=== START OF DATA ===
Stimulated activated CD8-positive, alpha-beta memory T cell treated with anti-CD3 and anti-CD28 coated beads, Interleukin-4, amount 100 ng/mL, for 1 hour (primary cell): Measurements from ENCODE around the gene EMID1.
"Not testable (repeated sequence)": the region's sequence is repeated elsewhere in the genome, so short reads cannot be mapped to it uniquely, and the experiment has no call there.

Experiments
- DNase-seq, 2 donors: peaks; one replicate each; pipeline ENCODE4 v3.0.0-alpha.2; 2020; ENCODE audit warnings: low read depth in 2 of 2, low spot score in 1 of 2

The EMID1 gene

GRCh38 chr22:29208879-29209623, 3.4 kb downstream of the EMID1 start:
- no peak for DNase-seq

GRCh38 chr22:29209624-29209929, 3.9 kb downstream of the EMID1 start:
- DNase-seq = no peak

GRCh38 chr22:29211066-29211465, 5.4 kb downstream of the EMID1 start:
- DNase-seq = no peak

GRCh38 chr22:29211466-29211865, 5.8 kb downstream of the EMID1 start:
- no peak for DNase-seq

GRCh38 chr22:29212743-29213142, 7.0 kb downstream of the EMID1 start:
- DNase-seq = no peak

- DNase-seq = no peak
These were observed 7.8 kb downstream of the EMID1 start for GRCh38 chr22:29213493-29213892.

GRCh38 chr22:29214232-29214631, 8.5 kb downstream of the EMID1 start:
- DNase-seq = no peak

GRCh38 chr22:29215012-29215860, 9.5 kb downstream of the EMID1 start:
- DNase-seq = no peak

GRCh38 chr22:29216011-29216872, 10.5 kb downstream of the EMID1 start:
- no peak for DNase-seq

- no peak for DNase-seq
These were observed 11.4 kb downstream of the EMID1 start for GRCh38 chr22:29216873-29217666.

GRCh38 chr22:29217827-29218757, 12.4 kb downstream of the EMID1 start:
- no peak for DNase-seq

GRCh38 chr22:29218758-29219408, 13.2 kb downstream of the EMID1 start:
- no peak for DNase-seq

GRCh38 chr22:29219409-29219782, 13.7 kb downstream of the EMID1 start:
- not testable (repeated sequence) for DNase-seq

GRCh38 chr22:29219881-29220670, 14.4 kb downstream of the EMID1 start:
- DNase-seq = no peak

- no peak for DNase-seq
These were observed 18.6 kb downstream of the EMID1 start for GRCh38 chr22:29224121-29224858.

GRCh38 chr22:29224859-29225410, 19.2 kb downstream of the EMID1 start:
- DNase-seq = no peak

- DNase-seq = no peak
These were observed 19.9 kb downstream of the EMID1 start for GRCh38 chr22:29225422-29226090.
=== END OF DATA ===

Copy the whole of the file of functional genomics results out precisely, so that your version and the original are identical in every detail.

Stimulated activated CD8-positive, alpha-beta memory T cell treated with anti-CD3 and anti-CD28 coated beads, Interleukin-4, amount 100 ng/mL, for 1 hour (primary cell): Measurements from ENCODE around the gene EMID1.
"Not testable (repeated sequence)": the region's sequence is repeated elsewhere in the genome, so short reads cannot be mapped to it uniquely, and the experiment has no call there.

Experiments
- DNase-seq, 2 donors: peaks; one replicate each; pipeline ENCODE4 v3.0.0-alpha.2; 2020; ENCODE audit warnings: low read depth in 2 of 2, low spot score in 1 of 2

The EMID1 gene

GRCh38 chr22:29208879-29209623, 3.4 kb downstream of the EMID1 start:
- no peak for DNase-seq

GRCh38 chr22:29209624-29209929, 3.9 kb downstream of the EMID1 start:
- DNase-seq = no peak

GRCh38 chr22:29211066-29211465, 5.4 kb downstream of the EMID1 start:
- DNase-seq = no peak

GRCh38 chr22:29211466-29211865, 5.8 kb downstream of the EMID1 start:
- no peak for DNase-seq

GRCh38 chr22:29212743-29213142, 7.0 kb downstream of the EMID1 start:
- DNase-seq = no peak

- DNase-seq = no peak
These were observed 7.8 kb downstream of the EMID1 start for GRCh38 chr22:29213493-29213892.

GRCh38 chr22:29214232-29214631, 8.5 kb downstream of the EMID1 start:
- DNase-seq = no peak

GRCh38 chr22:29215012-29215860, 9.5 kb downstream of the EMID1 start:
- DNase-seq = no peak

GRCh38 chr22:29216011-29216872, 10.5 kb downstream of the EMID1 start:
- no peak for DNase-seq

- no peak for DNase-seq
These were observed 11.4 kb downstream of the EMID1 start for GRCh38 chr22:29216873-29217666.

GRCh38 chr22:29217827-29218757, 12.4 kb downstream of the EMID1 start:
- no peak for DNase-seq

GRCh38 chr22:29218758-29219408, 13.2 kb downstream of the EMID1 start:
- no peak for DNase-seq

GRCh38 chr22:29219409-29219782, 13.7 kb downstream of the EMID1 start:
- not testable (repeated sequence) for DNase-seq

GRCh38 chr22:29219881-29220670, 14.4 kb downstream of the EMID1 start:
- DNase-seq = no peak

- no peak for DNase-seq
These were observed 18.6 kb downstream of the EMID1 start for GRCh38 chr22:29224121-29224858.

GRCh38 chr22:29224859-29225410, 19.2 kb downstream of the EMID1 start:
- DNase-seq = no peak

- DNase-seq = no peak
These were observed 19.9 kb downstream of the EMID1 start for GRCh38 chr22:29225422-29226090.